Monday, January 22, 2018

The strongest insights into the biological bases of social connection come from animal research, which shows that social bonds rely on the same neurochemicals that support general motivation, among them opioids

Opioids and Social Connection. Tristen K. Inagaki. Current Directions in Psychological Science,

Abstract: Social connection, the pleasurable, subjective experience of feeling close to and bonded with other people, is critical for well-being and continued social bonding. Despite the importance of social connection for many important outcomes, few researchers have experimentally examined how humans connect with those to whom they feel close. The strongest insights into the biological bases of social connection come from animal research, which shows that social bonds rely on the same neurochemicals that support general motivation. One class of neurochemicals, opioids, has received increased attention in recent years with the rise of pharmacological methods to manipulate opioids in humans. This article reviews emerging findings to show that opioids affect social feelings, behaviors, and perceptions in both positive and negative social experiences and concludes with the implications of such findings. Future work should consider the subjective feelings of social connection felt during interactions with close social contacts in order to further the understanding of social connection.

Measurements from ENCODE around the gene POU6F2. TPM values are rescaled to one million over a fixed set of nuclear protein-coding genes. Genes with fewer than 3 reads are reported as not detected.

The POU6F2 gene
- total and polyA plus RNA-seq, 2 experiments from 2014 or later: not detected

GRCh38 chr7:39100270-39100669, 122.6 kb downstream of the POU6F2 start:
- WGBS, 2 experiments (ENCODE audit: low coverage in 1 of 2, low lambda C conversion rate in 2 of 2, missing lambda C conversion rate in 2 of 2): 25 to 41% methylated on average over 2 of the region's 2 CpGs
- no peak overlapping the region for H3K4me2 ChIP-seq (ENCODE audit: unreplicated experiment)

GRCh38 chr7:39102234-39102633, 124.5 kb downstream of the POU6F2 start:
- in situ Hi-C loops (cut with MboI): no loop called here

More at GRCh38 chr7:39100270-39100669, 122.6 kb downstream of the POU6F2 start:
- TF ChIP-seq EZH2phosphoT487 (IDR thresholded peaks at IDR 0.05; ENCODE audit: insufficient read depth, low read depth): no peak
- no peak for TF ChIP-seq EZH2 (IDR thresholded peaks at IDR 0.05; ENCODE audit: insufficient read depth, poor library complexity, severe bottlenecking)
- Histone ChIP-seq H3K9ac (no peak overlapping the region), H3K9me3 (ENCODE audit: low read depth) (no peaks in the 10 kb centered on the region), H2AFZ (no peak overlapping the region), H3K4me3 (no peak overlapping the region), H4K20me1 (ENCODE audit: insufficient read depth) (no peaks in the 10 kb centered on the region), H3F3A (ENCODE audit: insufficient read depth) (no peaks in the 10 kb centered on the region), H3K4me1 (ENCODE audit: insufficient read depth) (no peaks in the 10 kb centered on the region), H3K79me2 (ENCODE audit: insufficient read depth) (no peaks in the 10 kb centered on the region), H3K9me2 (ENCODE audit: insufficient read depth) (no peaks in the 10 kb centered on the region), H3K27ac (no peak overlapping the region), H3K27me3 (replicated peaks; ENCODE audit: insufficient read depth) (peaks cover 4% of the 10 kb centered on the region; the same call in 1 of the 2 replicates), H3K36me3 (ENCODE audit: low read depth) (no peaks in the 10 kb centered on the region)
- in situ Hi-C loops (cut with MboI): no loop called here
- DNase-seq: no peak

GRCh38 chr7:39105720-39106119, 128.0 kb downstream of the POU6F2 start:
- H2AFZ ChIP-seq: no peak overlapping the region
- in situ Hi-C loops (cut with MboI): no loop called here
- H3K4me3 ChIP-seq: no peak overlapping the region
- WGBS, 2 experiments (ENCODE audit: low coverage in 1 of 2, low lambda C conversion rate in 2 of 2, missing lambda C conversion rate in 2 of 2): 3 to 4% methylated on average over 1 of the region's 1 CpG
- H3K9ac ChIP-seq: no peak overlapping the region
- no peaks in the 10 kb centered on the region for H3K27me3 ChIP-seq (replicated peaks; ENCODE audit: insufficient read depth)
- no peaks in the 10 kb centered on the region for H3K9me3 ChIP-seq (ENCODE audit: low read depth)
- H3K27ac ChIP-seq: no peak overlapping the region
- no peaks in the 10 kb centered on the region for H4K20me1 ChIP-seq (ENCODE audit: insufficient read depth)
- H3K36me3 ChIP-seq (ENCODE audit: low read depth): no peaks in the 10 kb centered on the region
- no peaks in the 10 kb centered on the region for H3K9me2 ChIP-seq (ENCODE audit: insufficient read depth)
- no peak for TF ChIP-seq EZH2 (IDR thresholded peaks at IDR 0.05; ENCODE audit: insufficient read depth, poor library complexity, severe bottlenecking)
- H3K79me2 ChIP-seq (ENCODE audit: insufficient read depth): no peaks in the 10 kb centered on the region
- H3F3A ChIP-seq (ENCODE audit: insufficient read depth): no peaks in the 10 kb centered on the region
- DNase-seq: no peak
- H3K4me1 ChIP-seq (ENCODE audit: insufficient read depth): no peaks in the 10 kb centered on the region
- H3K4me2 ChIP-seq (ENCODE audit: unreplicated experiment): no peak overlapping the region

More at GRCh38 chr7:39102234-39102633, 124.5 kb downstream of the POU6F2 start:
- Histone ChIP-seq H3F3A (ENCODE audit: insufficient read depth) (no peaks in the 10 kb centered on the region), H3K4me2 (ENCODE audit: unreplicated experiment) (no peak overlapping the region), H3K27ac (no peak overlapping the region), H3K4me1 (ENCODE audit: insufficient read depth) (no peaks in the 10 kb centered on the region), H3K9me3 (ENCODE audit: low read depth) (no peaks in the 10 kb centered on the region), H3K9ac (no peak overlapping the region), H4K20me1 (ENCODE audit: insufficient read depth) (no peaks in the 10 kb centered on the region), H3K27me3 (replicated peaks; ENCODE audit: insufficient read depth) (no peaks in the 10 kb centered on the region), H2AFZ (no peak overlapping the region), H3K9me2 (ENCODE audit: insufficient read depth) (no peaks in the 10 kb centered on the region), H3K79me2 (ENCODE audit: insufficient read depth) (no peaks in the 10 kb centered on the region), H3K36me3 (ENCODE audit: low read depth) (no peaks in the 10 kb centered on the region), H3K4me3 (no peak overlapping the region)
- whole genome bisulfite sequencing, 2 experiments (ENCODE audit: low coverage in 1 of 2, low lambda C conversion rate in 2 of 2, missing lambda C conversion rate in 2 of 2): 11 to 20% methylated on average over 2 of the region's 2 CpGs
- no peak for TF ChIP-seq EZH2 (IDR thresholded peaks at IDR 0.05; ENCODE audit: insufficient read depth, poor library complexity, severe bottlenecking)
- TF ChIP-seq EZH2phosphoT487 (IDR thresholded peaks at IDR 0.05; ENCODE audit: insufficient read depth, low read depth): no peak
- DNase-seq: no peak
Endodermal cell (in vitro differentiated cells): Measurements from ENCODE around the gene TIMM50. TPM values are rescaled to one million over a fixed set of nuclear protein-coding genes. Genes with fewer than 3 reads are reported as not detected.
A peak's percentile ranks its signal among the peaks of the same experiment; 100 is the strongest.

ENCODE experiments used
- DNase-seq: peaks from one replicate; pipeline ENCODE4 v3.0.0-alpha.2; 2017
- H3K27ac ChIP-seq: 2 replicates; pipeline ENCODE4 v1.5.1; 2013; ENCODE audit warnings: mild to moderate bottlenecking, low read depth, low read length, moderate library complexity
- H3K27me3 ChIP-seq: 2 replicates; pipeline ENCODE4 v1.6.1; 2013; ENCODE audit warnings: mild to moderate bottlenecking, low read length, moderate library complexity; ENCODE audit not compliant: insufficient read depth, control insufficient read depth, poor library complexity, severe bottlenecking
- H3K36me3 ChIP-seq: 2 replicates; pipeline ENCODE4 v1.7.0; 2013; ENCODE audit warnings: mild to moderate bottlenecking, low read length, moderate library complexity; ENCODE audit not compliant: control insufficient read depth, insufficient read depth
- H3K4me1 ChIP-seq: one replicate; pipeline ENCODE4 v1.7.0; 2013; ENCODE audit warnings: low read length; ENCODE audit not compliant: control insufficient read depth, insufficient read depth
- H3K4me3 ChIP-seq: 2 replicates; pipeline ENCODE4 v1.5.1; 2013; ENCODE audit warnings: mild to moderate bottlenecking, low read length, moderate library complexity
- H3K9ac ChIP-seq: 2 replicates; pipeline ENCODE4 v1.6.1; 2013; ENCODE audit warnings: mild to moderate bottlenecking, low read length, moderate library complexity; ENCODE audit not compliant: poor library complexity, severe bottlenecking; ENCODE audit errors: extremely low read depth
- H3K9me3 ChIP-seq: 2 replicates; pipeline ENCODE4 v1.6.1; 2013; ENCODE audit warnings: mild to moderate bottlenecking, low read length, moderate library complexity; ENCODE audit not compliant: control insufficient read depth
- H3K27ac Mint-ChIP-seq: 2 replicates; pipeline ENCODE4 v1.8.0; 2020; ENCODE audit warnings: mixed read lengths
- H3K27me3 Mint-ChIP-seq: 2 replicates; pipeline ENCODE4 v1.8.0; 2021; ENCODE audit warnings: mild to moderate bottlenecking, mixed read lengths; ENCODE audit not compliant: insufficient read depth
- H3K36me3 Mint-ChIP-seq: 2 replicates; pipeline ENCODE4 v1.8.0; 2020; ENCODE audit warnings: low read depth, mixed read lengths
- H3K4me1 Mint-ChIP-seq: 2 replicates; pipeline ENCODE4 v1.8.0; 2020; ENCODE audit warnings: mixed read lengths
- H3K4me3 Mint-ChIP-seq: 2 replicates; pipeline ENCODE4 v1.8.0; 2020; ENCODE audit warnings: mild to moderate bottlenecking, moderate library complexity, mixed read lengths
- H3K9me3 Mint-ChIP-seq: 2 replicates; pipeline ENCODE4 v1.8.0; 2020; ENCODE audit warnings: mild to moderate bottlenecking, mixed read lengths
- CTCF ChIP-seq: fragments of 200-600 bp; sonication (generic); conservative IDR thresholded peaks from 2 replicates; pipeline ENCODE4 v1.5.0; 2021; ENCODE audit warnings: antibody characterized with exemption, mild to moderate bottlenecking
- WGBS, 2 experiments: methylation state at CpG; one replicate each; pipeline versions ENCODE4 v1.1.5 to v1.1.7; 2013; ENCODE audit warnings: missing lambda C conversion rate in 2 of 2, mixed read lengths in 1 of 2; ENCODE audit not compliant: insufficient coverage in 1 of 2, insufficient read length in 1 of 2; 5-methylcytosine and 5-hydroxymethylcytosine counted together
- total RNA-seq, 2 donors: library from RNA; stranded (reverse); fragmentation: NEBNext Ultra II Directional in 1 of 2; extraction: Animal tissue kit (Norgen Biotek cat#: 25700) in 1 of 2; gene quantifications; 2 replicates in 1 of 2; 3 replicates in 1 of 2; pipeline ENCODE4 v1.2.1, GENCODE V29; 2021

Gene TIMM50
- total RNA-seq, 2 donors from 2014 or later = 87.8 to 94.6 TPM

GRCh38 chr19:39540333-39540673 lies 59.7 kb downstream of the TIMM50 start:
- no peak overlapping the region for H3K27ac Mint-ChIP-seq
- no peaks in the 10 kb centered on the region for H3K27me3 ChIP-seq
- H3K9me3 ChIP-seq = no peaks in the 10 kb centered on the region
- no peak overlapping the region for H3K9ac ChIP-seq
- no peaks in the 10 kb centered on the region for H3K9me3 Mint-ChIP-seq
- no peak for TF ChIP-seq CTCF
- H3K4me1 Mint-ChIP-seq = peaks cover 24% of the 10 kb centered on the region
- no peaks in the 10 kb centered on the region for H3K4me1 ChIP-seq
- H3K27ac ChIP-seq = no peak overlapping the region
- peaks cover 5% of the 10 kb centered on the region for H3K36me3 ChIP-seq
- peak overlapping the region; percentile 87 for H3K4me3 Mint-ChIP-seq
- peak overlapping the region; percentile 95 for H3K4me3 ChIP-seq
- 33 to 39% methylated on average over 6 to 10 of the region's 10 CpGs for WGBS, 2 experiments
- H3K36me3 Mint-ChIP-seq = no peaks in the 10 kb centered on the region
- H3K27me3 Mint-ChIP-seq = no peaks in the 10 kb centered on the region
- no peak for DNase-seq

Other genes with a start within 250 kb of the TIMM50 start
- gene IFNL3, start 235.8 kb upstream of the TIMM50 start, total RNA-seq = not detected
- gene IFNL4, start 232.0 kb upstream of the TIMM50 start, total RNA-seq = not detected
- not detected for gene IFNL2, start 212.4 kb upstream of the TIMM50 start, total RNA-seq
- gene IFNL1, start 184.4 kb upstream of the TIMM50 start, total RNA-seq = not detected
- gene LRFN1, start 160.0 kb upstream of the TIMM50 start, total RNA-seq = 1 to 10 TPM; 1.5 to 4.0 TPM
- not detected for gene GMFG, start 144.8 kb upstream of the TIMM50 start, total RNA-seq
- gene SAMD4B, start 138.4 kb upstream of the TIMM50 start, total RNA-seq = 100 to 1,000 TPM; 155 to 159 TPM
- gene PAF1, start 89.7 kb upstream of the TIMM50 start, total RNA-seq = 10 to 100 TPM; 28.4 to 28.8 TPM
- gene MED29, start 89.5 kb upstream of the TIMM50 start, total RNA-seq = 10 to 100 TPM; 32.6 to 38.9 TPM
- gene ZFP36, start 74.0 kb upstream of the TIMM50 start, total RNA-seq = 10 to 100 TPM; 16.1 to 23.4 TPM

Keywords: social affiliation, social bonding, attachment, social reward, endogenous opioids

A compilation of heat flux recordings from Greenland show the existence of geothermal heat sources beneath GIS and could explain high glacial ice speed areas such as the Northeast Greenland ice stream

High geothermal heat flux in close proximity to the Northeast Greenland Ice Stream. Søren Rysgaard, Jørgen Bendtsen, John Mortensen & Mikael K. Sejr. Scientific Reports 8, Article number: 1344 (2018), doi 10.1038/s41598-018-19244-x

Abstract: The Greenland ice sheet (GIS) is losing mass at an increasing rate due to surface melt and flow acceleration in outlet glaciers. Currently, there is a large disagreement between observed and simulated ice flow, which may arise from inaccurate parameterization of basal motion, subglacial hydrology or geothermal heat sources. Recently it was suggested that there may be a hidden heat source beneath GIS caused by a higher than expected geothermal heat flux (GHF) from the Earth’s interior. Here we present the first direct measurements of GHF from beneath a deep fjord basin in Northeast Greenland. Temperature and salinity time series (2005–2015) in the deep stagnant basin water are used to quantify a GHF of 93 ± 21 mW m−2 which confirm previous indirect estimated values below GIS. A compilation of heat flux recordings from Greenland show the existence of geothermal heat sources beneath GIS and could explain high glacial ice speed areas such as the Northeast Greenland ice stream.